Well, the Flook setting transcription here is indeed accurate. In fact, I’d say their tonality is actually A Mixolydian in the A part. The use of a G Major chord as a Dominant in bars 3 and 7 suggests that they would have played any g’s, had they occurred, as g naturals. The first phrase of the B part modulates to C# natural minor, then moves to A Major with a IV-I-IV-I harmony. At least that’s how it sounds to my non-Balkan ears. But I admit I’m not familiar with any conventions of Phrygian harmony.

> F Phrygian has two sharps, F & C, like D Major
That’s F# Phrygian, I’m sure you meant.

Hmm - yeah, you’re probably right MTGuru. As far as the melody instruments are concerned, the tune has 3 sharps the whole way through, and D feels like the tonal centre - which is why I suggested D lydian. (Ceolachan is right to say that the D Lydian scale is D E F# G# A B c# d).

But right enough - overall, the harmony doesn’t have a very Lydian feel to it. The first section feels like plain D major (given that the chords are D A G A). By the time the melody reaches the G#s in the second section, it feels like its heading for A major (with the C#m chord feeling like a passing chord - III-IV-I-IV-I). The last C# note wants to resolve itself to D (and does at the end of Flook’s recording), which brings us back to D major again.

Anyway, this is the first tune I’ve posted, so I’m glad it’s generated so much interest! :-) I thought people might like to have the sheet music for this so they could play it along with Gentle Giant (https://thesession.org/tunes/3443).

[P.S. There was a mistake in the abc when I posted it - I’ve fixed the abc, but it hasn’t been picked up in the sheetmusic yet. The 8th bar should be the same as the last bar of the tune, pausing on that C# note for 2 beats].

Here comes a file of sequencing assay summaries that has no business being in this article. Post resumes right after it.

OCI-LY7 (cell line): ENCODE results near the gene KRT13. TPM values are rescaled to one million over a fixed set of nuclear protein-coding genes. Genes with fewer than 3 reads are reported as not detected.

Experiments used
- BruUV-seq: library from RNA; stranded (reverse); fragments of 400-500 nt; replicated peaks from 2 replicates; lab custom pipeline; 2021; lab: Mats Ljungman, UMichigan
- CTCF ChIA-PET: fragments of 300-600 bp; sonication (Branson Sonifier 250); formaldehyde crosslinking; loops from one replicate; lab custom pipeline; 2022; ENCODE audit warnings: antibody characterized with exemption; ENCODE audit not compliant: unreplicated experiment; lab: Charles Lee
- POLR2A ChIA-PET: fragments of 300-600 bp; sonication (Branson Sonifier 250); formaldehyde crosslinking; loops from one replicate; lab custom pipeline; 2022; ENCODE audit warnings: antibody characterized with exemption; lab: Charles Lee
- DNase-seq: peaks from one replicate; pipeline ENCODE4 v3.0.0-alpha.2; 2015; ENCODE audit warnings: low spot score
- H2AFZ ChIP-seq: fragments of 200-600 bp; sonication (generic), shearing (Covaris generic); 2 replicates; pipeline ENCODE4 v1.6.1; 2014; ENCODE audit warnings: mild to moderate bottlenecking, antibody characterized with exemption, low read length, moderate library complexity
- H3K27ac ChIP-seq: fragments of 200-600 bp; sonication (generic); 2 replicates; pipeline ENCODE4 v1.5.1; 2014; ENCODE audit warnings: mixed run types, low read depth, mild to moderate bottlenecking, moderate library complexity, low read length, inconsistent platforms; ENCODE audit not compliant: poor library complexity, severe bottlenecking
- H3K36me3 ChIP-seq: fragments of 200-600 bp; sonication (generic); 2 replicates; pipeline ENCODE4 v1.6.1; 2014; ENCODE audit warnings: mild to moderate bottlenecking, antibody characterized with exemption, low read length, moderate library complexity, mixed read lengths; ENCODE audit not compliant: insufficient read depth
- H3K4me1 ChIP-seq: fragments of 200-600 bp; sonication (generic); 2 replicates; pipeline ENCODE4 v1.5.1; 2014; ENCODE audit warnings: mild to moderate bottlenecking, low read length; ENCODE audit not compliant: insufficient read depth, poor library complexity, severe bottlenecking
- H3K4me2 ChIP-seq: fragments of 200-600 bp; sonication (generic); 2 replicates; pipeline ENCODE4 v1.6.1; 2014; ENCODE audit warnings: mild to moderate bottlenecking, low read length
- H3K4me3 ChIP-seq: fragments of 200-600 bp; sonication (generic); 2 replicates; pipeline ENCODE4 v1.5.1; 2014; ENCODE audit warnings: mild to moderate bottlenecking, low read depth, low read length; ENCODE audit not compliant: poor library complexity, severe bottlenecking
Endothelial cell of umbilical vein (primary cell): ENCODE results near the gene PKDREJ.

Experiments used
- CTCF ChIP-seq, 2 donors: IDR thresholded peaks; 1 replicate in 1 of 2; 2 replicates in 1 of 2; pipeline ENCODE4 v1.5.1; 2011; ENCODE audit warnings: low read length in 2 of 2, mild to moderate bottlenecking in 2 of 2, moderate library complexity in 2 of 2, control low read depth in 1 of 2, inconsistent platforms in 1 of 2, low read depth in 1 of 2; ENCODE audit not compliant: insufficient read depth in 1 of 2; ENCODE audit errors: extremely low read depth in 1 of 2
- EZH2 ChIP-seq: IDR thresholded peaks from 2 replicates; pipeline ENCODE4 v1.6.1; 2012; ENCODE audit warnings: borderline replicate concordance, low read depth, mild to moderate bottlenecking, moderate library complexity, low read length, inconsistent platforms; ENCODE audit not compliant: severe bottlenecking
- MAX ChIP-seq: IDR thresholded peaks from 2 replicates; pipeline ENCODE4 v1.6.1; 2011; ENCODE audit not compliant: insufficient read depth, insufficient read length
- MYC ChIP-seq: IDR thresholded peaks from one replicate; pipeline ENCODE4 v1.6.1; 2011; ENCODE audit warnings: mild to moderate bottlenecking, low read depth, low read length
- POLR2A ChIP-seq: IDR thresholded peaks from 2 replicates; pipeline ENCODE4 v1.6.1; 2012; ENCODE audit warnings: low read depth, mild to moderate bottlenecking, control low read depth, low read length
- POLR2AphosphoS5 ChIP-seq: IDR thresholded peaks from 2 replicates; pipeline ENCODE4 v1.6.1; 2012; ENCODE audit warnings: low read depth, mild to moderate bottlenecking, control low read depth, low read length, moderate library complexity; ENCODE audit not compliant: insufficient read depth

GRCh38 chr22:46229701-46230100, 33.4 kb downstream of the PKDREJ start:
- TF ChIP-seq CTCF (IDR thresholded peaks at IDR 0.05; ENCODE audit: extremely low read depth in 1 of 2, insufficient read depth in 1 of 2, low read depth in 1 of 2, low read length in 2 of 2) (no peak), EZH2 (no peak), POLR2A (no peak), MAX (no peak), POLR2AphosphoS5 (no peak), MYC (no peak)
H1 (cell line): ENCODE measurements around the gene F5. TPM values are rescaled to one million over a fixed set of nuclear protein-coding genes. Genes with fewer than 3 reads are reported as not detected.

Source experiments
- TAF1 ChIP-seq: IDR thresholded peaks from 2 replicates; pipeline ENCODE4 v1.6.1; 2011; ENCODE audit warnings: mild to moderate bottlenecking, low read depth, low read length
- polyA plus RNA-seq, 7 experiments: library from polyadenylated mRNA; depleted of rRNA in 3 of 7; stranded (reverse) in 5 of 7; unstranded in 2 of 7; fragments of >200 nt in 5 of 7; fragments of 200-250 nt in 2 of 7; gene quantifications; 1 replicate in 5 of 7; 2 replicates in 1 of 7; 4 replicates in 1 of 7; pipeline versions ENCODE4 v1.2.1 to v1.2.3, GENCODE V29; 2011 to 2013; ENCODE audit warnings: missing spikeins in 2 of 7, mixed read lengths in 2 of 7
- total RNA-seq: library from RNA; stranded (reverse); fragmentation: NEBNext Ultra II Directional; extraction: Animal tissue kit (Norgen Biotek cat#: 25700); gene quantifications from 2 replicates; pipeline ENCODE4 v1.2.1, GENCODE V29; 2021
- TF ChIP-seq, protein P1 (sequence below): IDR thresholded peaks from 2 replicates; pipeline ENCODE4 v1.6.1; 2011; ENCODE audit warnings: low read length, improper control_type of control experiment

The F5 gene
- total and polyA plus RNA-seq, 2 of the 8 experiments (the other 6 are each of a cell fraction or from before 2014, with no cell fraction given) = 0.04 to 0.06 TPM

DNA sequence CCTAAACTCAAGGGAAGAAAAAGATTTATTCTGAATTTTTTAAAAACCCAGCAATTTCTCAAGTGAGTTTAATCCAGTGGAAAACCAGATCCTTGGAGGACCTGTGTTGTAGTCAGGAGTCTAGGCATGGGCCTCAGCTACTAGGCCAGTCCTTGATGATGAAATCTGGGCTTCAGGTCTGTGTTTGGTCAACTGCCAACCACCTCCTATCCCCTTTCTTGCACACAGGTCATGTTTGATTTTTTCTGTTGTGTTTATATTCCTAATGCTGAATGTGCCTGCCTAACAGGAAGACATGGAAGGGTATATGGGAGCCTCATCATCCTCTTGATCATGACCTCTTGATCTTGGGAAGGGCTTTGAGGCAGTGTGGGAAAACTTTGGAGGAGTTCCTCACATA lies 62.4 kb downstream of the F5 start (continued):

F# phrygian

Yup, the whistle take, I forgot the #… Not having the recording was interesting, I had to just go with what felt right to me, and ended up with a different tune… If you guys say that’s the way Flook play it, I will just have to see if someone has the recording I can borrow for a listen… And I’ll have to give the other Oro a spin when I return in May… Thanks for the stimulation and memory jog… ;-)

A pocket guide to strange modes and contours…

Come all ye fair and tender people, and use a bit of sense:

humblebum, thou quoteth: ‘the tune has three sharps the whole way through’
that is obviously inexact; there is no g# in the 1st part (for the simple reason there is no g at all in this part)

What we need here is careful observation of the tune itself and a bit of methodology:
I donot know what tonal arrangement Fluke or the Macedonians use for this tune but we
can assume; 1)it is mono-modal or 2)pluri-modal in character (or whatever you want to call it) and/or 3)mono-tonal or 4)pluri-tonal or perhaps a combination of these. (Whether it is valid to refer to our own western notions to discribe it I don’t know; that’s another debate)

My feeling is that there are two simple solutions:

1)If we assume one tonality for the whole duration of the tune it must be A (from the sound of it, we may imagine a drone underlining it), ok?

-A what?

-There is no b(2nd) at all through the tune so:

it is an hexatonic major-type mode there is a major/mixolydian ambiguity in the first part of it due to the absence of the 7th(g/g#).

2)If we assume several tonalities (my prefered interpretation)

-the first part must be in D, without any 4th(g) or 6th(b), which makes it a pentatonic Major mode(the usual major type pentatonic mode in Irish music has neither 4th nor 7TH in it, for comparison)

-the second part must be in C#, without any 7th(b), which makes it a hexatonic phrygian alright.

We can go on exploring the characteristics of this ‘contour’ by looking at the place of stresses (which notes fall where), the ambitus, etc… Have fun!

"that is obviously inexact; there is no g# in the 1st part (for the simple reason there is no g at all in this part"

Okay smartypants! What I meant by that was - throughout the melody, whenever there is a g, it’s a g#. I apologise if the way I put that gave anyone the wrong impression (!)